The benefits of swaddling
swaddling is one of the most gentle, effective and beneficial practices for parents and their children
It is said to be familiar to babies, as it recreates the secure and cozy feeling of the womb. It has also been said that swaddling babies prevents spontaneous movements called the moro or startle reflex from waking them*—which allows for a much more peaceful night's sleep.
In his wildly popular baby care book, The Happiest Baby on the Block (2003), famed American pediatrician Dr. Harvey Karp touts the magical qualities of swaddling, among them soothing crying babies and lulling them to sleep. He explains that swaddling triggers a “relaxation” mechanism in infants that helps soothe them. * And some touch therapists say that swaddling can even help develop an infant’s tactile system so they become comfortable with being touched, which is key to healthy development.*
While we now have the scientific evidence to prove it, swaddling’s ability to soothe and calm babies has been known around the world for centuries. The oldest archaeological evidence of mothers swaddling their babies begins in 4000 B.C. with the migrating peoples of ancient central Asia. The ancient Greeks and Romans swaddled. There are even biblical references to the practice.*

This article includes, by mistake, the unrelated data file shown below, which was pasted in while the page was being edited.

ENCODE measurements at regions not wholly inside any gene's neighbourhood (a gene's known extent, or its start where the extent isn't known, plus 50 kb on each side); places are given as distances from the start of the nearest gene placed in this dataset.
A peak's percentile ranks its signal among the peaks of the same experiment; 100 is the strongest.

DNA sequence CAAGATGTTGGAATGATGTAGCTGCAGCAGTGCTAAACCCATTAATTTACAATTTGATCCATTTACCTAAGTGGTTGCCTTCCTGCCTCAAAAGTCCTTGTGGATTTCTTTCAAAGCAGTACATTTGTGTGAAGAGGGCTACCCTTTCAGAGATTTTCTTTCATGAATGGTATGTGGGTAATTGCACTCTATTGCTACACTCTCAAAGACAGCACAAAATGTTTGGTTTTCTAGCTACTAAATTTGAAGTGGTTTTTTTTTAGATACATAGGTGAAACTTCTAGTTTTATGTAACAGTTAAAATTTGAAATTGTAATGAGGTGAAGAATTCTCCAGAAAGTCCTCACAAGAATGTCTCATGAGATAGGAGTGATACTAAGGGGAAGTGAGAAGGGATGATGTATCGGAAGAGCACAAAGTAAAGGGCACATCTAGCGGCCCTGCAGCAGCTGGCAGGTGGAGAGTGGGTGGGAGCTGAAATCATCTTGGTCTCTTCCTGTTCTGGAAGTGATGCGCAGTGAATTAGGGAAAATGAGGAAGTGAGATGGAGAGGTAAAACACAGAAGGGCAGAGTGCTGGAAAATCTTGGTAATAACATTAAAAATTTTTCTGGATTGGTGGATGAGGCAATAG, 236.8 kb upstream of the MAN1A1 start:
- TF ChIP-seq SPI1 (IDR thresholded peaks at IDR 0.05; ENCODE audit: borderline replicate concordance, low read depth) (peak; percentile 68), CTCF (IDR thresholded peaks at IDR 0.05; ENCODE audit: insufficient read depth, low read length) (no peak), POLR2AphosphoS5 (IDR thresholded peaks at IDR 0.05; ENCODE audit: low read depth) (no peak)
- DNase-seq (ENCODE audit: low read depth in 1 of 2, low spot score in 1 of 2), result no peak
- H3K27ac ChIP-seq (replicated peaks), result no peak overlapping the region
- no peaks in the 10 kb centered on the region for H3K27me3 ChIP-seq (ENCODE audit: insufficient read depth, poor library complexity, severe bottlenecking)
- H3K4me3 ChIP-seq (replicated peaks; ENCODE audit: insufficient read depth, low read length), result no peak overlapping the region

Born and raised in Australia, aden + anais co-founder Raegan Moya-Jones grew up with her native land’s time-honored practice of swaddling babies in cotton muslin blankets. For countless generations, Aussie parents have comforted and secured their children in this supremely soft, breathable fabric. In 2006, Raegan introduced the first muslin swaddle blanket to the United States, and aden + anais’ award-winning original swaddle continues to set the standard worldwide